The Least Important Investing Metric
Every investor needs to have a set of rules for buying and selling investments. A common misconception I see when training a new investor is their deep concern about the price per share for a stock or an ETF. This is misplaced concern. Usually the price only matters on three occasions in my evaluation. But it isn’t whether the shares are $5 each or $300 each. I would rather have one share of a $300 business than sixty shares of a poor high-risk $5 business. There are, of course, several “ifs” that need to be considered.
Price Matters When I am Buying
Price matters when you are buying. However, the dollar amount is immaterial. What matters far more is the future of the business, their marketplace, how they reward shareholders (owners of the business), their long-term debt and their vision for the future. Some of these are easy to determine, and others require a bit more thought. For example, I own shares of Walmart and Target. Many thought Amazon would render them obsolete or destroy them in the marketplace. I think it is true that Amazon contributed to the downfall of Sears, Toys R Us, and some other retail businesses. Many think that Tesla will kill Ford and General Motors. That may explain the price/share for TSLA shares.
Price Matters When I am Reinvesting
I used to have automatic dividend reinvestment turned on for many of my holdings. Now that the cost of buying and selling shares is $0.00, there is no reason to let the market determine my buy price. Rather, I collect the cash and then invest opportunistically. For example, I recently added to my shares of Steelcase Inc. (SCS) because I saw an update that an insider (Senior VP Eddy Schmitt) bought 30,000 shares at $10.04 per share. This is reported on SEC Form 4 and I got a notification from Seeking Alpha about the buy. I wanted more shares because senior VP’s don’t pay $300,000 for shares unless they have a good reason.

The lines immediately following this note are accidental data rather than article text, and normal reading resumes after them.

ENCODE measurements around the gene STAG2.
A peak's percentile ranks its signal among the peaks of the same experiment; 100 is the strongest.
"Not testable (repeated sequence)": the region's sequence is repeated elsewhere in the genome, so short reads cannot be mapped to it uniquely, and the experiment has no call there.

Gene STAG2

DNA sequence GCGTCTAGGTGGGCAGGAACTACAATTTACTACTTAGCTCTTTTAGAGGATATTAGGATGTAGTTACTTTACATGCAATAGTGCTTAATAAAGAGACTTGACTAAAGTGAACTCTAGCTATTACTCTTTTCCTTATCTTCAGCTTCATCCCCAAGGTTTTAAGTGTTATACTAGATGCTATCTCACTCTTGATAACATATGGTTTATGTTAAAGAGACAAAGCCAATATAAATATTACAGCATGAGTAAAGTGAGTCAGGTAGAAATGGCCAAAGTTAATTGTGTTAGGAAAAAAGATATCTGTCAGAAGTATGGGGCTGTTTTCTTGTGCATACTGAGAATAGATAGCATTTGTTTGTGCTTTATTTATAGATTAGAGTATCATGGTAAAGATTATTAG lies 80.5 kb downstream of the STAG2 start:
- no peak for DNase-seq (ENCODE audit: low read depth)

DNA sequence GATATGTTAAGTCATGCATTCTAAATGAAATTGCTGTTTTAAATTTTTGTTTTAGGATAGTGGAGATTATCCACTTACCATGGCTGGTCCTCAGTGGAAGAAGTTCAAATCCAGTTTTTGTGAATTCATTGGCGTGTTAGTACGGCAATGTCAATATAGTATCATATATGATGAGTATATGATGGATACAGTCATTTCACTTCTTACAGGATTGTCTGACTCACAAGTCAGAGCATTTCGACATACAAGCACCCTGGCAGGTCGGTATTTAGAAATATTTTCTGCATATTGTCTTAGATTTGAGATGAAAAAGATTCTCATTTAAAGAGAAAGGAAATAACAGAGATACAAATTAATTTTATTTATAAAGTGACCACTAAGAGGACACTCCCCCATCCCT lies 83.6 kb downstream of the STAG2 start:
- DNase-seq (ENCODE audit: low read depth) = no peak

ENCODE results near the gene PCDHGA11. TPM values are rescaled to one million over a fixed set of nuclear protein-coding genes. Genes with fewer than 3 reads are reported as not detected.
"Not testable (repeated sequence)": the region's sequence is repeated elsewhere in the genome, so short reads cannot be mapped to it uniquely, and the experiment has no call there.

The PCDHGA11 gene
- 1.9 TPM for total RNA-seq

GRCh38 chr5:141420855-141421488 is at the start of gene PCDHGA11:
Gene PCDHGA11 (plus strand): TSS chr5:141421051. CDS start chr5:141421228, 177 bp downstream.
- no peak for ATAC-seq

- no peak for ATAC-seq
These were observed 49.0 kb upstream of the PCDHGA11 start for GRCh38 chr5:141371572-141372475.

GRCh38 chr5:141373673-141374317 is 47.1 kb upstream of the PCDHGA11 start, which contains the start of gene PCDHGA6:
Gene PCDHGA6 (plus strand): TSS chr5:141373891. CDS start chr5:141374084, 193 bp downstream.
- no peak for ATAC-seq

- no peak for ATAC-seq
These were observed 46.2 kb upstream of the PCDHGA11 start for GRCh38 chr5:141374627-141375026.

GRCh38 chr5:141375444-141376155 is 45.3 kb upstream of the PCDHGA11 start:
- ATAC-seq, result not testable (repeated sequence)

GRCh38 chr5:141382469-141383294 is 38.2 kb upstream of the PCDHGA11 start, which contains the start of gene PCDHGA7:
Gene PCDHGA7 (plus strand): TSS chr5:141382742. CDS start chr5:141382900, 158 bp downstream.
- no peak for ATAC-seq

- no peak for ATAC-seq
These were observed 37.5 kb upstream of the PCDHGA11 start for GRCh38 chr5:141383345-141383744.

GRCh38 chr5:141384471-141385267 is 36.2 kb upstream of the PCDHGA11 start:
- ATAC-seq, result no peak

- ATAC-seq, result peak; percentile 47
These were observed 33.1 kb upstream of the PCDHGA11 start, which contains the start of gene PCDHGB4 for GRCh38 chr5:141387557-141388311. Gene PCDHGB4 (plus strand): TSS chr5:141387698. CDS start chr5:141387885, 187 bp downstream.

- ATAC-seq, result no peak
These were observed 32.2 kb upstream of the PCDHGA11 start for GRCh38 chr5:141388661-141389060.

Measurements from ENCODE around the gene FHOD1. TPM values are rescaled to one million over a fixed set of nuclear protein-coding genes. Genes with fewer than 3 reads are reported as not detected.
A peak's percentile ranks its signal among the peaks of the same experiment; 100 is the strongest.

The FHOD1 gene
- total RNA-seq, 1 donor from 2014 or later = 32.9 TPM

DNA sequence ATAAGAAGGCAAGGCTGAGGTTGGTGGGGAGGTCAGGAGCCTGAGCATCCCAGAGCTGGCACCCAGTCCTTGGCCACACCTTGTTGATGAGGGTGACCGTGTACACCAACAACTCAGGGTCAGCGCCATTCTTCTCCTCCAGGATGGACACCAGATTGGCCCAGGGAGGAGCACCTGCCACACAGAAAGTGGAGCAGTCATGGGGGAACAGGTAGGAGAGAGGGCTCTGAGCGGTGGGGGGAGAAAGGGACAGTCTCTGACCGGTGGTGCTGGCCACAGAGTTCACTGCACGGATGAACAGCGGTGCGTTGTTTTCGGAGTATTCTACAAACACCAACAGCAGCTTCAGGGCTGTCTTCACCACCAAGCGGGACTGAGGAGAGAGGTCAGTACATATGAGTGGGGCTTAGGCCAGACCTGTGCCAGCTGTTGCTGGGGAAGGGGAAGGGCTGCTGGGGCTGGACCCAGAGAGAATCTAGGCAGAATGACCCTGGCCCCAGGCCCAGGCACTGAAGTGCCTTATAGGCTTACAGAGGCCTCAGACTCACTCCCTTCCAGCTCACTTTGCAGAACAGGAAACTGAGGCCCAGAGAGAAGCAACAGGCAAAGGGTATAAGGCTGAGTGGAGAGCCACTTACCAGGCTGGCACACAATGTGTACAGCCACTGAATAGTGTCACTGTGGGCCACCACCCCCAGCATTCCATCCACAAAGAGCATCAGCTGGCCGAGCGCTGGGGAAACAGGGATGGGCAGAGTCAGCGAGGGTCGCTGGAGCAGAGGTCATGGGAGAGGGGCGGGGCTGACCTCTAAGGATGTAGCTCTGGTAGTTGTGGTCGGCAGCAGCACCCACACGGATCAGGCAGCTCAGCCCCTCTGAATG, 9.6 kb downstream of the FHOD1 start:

Price Matters When I am Selling
Actually, it probably doesn’t. The only time price is a part of the equation is if I think the price of the shares has exceeded the future realities. So, for example, if one of my holdings goes up by 10% or more on any given day, I might sell some or all of my shares. As a long-term investor, I don’t really make sell decisions based on the current price. If I did, then in my opinion, I am not a long-term investor.
There are different kinds of investors. My grandchildren have UTMA accounts that I manage for them. The way I pick their investments is far different from my approach for our IRA and ROTH IRA accounts. As a retired investor, I want to see reasonable income from most of my investments. Therefore, the current stock price (or ETF price) is of little interest to me. Because I want income, I am more inclined to focus my investing dollars in sectors with healthy dividends. You can review the following to get a sense of what I do from a big-picture perspective.
Rebalancing Is Not My Desire
Rebellious Regarding Market Sectors and Market Cap
Bonds and Cash are Dead Money
I own shares of SCS, WMT, TGT, and F. I do not hold shares of AMZN, TSLA, or GM.